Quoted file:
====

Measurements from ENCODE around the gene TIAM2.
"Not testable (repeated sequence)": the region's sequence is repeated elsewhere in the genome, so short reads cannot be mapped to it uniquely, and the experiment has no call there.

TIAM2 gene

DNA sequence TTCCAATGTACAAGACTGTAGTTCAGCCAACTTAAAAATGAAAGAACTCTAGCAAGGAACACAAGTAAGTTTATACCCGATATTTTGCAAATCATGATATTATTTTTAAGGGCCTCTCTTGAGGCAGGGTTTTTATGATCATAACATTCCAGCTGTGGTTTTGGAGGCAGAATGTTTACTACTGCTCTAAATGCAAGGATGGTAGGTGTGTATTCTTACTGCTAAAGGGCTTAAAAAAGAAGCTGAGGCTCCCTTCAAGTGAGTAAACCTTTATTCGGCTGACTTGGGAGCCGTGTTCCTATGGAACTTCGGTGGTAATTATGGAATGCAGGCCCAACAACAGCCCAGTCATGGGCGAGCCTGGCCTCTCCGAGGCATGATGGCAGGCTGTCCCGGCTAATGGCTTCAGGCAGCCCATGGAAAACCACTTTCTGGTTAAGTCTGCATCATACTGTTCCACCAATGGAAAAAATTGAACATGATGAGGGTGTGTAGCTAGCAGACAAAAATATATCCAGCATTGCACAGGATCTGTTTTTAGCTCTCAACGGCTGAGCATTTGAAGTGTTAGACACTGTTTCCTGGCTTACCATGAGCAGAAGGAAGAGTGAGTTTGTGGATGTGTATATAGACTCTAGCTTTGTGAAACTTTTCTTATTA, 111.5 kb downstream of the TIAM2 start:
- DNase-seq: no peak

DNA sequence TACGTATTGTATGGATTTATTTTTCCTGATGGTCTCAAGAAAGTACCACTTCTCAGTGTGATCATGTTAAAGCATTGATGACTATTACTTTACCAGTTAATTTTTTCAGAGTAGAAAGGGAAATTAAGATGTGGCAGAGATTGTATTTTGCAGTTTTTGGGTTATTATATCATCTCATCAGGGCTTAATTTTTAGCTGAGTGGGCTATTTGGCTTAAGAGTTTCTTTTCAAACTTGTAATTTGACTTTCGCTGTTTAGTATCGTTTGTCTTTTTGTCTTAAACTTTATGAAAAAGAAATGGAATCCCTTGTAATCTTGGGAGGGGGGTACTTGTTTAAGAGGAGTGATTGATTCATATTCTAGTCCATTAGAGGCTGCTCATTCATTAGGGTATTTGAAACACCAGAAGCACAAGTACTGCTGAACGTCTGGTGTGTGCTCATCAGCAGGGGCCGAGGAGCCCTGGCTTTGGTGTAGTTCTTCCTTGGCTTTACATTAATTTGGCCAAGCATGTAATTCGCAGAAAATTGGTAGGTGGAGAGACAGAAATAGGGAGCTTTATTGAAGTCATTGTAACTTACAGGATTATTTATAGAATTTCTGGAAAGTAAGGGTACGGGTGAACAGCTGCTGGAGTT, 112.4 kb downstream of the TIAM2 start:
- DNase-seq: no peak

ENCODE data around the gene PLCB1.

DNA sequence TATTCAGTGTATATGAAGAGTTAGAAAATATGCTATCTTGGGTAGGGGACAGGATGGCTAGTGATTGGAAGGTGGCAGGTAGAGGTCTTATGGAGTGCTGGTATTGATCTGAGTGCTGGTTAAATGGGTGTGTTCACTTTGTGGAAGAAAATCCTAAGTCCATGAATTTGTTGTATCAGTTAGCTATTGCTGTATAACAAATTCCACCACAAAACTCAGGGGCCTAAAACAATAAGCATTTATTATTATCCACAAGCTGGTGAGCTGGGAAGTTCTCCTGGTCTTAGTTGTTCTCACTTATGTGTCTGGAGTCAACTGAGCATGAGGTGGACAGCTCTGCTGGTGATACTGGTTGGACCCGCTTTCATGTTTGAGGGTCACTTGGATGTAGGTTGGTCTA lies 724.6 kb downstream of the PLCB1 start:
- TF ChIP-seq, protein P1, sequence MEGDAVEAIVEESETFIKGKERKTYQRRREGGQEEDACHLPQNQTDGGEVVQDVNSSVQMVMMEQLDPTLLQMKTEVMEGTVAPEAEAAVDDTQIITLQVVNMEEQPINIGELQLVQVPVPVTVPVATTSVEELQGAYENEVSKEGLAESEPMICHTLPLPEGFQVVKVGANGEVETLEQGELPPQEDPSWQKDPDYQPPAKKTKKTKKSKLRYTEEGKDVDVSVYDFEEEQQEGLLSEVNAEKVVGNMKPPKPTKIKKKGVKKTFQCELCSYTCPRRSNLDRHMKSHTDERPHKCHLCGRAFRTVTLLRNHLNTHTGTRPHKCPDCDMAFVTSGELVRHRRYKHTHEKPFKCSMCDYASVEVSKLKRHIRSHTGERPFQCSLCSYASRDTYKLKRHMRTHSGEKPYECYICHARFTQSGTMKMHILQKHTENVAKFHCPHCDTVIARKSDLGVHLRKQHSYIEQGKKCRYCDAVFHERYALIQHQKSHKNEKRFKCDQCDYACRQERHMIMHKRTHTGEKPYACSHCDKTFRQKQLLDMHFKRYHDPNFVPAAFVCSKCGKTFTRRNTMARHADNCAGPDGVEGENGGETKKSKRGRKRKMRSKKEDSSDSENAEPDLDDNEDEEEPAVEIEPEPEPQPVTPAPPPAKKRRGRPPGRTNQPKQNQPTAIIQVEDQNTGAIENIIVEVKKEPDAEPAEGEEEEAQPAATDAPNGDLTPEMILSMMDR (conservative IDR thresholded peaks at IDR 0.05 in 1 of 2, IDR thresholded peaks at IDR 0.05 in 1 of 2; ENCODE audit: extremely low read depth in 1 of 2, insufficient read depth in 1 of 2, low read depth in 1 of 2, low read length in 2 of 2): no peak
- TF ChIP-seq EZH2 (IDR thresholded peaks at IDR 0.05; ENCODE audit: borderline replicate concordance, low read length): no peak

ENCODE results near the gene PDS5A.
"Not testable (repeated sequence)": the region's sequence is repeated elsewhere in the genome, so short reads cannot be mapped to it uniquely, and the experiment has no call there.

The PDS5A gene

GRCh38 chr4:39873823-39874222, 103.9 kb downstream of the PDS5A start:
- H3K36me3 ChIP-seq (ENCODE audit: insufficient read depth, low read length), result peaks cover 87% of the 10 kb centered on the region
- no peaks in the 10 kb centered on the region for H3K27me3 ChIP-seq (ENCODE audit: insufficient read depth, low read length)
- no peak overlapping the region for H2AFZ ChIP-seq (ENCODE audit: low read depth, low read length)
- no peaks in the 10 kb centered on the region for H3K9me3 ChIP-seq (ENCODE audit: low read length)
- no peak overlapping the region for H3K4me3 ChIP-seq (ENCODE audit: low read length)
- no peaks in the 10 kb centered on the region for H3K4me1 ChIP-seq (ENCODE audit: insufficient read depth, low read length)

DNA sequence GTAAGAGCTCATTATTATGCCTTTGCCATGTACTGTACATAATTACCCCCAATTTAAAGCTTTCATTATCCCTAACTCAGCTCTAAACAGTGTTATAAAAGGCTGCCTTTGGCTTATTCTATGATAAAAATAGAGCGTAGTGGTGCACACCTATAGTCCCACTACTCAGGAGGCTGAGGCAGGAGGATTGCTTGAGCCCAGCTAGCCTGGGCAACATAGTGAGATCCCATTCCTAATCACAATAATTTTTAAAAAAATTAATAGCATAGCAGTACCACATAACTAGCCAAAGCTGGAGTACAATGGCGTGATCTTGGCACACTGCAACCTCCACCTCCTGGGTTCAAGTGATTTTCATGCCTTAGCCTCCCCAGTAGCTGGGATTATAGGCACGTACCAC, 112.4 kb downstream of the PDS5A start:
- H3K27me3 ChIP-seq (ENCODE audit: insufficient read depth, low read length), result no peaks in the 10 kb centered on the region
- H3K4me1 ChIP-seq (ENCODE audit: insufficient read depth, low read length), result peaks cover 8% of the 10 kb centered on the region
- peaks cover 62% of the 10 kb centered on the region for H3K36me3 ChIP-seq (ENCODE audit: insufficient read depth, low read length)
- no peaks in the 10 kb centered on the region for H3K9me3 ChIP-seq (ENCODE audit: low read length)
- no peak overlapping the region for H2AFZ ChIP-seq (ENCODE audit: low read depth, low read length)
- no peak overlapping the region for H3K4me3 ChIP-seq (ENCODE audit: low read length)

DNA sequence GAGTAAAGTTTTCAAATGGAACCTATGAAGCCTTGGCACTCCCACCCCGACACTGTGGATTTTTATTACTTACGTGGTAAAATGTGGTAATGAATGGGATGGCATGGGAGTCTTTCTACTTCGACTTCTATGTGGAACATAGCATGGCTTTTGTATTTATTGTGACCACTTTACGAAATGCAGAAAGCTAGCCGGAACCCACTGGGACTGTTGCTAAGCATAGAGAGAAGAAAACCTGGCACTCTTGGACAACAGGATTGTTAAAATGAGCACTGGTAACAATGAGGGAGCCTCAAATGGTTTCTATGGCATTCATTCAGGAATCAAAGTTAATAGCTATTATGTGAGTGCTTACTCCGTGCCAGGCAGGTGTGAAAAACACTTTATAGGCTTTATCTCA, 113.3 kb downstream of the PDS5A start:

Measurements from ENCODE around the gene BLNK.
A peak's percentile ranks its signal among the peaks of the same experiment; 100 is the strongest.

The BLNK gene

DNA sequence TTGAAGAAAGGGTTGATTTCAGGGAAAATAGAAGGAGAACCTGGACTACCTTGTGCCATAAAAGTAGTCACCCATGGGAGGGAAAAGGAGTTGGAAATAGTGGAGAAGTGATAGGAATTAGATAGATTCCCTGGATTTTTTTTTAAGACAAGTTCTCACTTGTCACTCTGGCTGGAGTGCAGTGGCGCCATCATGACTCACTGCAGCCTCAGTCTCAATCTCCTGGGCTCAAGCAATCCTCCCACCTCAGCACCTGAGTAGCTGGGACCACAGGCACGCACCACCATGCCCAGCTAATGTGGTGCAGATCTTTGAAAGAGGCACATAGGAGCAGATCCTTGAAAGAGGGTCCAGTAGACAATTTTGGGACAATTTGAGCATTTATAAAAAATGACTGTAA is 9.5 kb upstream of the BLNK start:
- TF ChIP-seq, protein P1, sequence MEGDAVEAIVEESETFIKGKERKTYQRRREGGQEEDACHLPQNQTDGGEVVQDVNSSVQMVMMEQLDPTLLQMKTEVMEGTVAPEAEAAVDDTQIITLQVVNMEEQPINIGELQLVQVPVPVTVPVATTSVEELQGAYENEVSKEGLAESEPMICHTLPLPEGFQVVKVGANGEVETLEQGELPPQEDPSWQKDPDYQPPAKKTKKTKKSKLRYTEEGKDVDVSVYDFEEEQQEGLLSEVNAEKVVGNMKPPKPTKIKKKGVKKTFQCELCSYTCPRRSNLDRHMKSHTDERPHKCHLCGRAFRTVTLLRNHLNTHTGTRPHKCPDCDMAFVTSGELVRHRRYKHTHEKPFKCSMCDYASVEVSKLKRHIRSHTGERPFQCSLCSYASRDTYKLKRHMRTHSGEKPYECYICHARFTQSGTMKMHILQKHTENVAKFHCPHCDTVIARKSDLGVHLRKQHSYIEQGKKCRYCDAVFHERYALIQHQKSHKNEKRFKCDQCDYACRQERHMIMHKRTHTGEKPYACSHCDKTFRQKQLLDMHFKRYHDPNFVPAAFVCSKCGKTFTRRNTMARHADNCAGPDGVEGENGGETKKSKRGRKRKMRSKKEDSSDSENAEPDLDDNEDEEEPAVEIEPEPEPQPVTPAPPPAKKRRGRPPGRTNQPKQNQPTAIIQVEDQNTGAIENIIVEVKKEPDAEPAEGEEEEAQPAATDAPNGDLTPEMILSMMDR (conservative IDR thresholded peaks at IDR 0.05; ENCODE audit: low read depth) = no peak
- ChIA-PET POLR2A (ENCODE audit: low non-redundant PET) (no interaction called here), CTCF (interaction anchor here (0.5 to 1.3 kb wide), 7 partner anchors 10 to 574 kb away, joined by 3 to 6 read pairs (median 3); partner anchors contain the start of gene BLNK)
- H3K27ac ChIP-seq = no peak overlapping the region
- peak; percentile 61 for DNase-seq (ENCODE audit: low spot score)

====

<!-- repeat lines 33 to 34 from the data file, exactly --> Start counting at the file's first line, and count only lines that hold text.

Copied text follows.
DNA sequence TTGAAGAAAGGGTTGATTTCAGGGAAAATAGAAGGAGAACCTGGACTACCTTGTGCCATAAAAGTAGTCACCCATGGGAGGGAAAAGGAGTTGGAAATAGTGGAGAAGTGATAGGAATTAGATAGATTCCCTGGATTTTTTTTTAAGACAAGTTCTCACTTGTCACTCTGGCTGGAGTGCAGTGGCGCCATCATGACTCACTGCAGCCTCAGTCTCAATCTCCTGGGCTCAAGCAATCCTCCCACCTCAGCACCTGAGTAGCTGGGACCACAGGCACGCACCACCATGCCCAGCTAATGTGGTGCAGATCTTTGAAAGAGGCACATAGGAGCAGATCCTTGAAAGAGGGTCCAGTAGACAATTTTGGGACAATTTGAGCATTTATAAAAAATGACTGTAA is 9.5 kb upstream of the BLNK start:
- TF ChIP-seq, protein P1, sequence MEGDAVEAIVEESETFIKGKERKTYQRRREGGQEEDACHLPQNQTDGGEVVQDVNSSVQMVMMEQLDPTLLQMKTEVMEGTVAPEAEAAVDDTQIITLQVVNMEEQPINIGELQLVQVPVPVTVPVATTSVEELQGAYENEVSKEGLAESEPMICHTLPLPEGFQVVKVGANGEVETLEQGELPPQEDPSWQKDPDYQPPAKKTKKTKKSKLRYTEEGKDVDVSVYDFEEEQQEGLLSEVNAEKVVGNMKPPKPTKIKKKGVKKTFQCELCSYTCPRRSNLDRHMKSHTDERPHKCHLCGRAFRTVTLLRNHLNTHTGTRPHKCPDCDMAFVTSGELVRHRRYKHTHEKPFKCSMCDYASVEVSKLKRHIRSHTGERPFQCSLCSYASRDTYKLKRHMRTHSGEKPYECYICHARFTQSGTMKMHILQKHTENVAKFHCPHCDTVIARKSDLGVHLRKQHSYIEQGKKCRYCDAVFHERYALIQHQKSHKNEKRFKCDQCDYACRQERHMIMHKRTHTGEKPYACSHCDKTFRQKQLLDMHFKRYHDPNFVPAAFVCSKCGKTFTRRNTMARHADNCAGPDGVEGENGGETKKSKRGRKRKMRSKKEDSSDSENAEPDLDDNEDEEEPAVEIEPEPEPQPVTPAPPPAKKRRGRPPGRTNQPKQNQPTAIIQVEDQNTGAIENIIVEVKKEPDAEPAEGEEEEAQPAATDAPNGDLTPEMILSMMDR (conservative IDR thresholded peaks at IDR 0.05; ENCODE audit: low read depth) = no peak